A new species of snake discovered in a limestone "forest" in Madagascar has been given the species name lolo – the Malagasy word for ghost – in a nod to its elusive nature and eerily pale colouration.

Image: Sara Ruane/LSU

As we've seen many times before, new species can find you when you're not looking for them – and the discovery of the "ghost snake" was no different. Researchers had been tracking another species within Madagascar's Ankarana National Park back in 2014 when the unusually pale reptile caught their eye on a path that had just recently been cleared

The snake belongs to the genus Madagascarophis, a group also known as the Malagasy cat-eyed snakes. These mildly venomous reptiles have distinctive vertical pupils, a feature often found in snakes that are active in the evening hours and at night. But the new species stands out amongst its kind thanks its unusual colouration.  

"None of the other snakes in Madagascarophis are as pale and none of them have this distinct pattern," says Sara Ruane, a post-doctoral researcher at the Louisiana State University Museum of Natural Science.

Iconic limestone Tsingy rocks in Ankarana National Park in northern Madagascar where the ghost snake was discovered. Image: Sara Ruane/LSU

Aside from its unusual hue, the snake's choice of habitat also sets it apart. While many of the island's cat-eyed reptiles can be found in forests or more developed areas, Madagascarophis lolo (pronounced "luu luu") was discovered in an area of Ankarana covered by dramatic limestone spires, known as tsingy.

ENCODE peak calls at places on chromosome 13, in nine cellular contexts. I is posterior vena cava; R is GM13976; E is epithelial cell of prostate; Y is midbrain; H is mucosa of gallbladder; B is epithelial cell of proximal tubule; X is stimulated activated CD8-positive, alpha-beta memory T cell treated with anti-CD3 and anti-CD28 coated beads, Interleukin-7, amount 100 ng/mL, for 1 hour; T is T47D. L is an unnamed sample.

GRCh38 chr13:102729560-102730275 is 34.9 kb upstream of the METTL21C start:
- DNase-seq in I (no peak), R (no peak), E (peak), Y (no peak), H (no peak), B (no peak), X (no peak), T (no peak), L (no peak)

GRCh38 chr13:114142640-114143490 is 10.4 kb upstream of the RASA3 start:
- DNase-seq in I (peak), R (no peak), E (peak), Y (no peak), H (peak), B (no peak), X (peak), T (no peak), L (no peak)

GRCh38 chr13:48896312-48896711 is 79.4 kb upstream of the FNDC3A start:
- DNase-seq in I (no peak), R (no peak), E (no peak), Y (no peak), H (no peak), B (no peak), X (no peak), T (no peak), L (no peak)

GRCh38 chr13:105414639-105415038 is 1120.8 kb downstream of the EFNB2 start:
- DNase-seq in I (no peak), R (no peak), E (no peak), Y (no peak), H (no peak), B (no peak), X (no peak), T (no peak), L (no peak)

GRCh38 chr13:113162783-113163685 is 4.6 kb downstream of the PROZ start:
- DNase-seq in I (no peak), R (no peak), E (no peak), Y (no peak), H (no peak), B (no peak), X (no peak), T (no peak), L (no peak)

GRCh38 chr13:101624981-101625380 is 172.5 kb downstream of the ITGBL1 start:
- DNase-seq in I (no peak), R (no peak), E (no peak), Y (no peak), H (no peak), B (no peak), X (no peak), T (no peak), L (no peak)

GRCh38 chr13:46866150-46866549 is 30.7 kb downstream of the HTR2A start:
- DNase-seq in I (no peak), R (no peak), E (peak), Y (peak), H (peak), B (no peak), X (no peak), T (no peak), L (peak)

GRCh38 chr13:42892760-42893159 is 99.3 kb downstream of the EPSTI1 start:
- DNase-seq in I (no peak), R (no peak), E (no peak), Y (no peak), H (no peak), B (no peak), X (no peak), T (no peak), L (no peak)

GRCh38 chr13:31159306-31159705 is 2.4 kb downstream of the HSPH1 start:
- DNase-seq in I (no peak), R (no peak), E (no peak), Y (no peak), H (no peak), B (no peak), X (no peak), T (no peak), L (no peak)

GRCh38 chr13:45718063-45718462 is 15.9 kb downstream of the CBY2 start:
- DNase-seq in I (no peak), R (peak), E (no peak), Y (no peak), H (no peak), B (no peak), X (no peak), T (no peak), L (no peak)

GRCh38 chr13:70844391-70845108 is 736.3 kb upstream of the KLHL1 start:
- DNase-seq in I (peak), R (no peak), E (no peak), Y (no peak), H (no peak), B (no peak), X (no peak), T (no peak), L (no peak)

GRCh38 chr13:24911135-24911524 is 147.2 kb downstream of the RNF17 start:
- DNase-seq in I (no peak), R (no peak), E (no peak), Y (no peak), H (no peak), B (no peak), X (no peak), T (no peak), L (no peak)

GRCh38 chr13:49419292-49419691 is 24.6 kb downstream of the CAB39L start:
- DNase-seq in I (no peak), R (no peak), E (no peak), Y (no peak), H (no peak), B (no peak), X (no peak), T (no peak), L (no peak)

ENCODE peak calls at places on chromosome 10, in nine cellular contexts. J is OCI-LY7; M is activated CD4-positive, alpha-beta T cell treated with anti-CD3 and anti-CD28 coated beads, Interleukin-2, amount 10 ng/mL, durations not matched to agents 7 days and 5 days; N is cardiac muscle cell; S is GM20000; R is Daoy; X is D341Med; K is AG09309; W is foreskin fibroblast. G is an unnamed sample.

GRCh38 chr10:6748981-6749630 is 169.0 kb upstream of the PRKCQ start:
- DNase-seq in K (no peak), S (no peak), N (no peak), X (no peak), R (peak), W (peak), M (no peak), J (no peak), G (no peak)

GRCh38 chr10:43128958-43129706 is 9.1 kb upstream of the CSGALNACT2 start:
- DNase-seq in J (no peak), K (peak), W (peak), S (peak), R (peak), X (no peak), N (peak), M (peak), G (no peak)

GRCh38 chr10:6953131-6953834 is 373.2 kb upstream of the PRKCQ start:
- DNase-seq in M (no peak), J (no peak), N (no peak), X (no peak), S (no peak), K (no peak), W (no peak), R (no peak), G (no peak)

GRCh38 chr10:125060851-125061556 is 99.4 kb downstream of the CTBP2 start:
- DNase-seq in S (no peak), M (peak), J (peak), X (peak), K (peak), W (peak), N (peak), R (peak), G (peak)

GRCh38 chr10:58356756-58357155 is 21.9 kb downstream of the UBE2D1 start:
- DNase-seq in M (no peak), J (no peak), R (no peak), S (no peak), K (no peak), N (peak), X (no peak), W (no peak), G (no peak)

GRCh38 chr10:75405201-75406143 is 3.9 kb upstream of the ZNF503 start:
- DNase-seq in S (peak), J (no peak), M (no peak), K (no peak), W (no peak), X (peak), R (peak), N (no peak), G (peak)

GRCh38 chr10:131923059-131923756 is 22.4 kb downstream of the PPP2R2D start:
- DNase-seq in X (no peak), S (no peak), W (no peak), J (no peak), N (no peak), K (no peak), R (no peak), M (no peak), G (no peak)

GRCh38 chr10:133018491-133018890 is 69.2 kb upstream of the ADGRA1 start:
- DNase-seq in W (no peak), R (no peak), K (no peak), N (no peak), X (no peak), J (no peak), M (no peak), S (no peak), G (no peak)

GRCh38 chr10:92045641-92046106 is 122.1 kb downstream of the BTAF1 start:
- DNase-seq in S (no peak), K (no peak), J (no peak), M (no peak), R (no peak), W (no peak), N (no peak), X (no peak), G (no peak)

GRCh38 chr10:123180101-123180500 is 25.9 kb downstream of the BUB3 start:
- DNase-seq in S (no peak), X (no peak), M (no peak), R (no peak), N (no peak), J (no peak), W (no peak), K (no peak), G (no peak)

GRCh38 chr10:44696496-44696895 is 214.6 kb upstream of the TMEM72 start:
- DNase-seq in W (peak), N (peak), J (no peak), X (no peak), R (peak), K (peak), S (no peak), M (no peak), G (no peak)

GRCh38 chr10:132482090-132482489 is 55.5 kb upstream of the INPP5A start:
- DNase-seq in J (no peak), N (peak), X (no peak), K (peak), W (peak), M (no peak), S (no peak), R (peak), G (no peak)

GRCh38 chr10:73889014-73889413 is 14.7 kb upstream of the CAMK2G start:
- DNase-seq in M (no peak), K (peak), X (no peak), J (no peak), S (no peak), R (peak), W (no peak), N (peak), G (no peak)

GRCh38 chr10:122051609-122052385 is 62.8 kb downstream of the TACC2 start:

"Even though the cat-eyed snakes could be considered one of the most common groups of snakes in Madagascar, there are still new species we don’t know about because a lot of regions are hard to get to and poorly explored," says Ruane.

Tracking down Madagascar's slithering wildlife is certainly no walk in the park – in fact, the team made their discovery after 17 miles of hiking in near-constant rain. To boost their chances of finding snakes, researchers prefer to conduct fieldwork during the island's rainy season, when snakes are out in full force hunting their lizard and frog prey. 

"It was really tough," recalls Ruane. "It was a lot of work, but the payoff was big. Snakes are hard to find under the best of circumstances. They are pretty elusive."

LSU post-doctoral researcher Sara Ruane in the field in Madagascar. Image:  Sara Ruane/LSU

After returning to the US, the team performed a series of genetic and morphological tests to confirm that their discovery was indeed a new species. The results of that research were published in the journal Copeia last week. 

Counting all of the scales on the animal's back, belly, eyes, and upper and lower lips was just the start. The researchers also extracted DNA from tissue samples in order to find out how similar the ghost snake is to other members of its group. It turned out that its closest living relative is a snake known as Madagascarophis fuchsia, which was discovered a hundred kilometres north of Ankarana several years ago, in a similarly rocky, isolated area.

The team also managed to map the genetic family tree for the entire Madagascarophis group, which contains five different species. For Ruane, the newest addition is proof that more discoveries are just waiting to be made. "If this commonly known, wide group of snakes harbours this hidden diversity, what else is out there that we don't know about?"


Top header image: Sara Ruane/LSU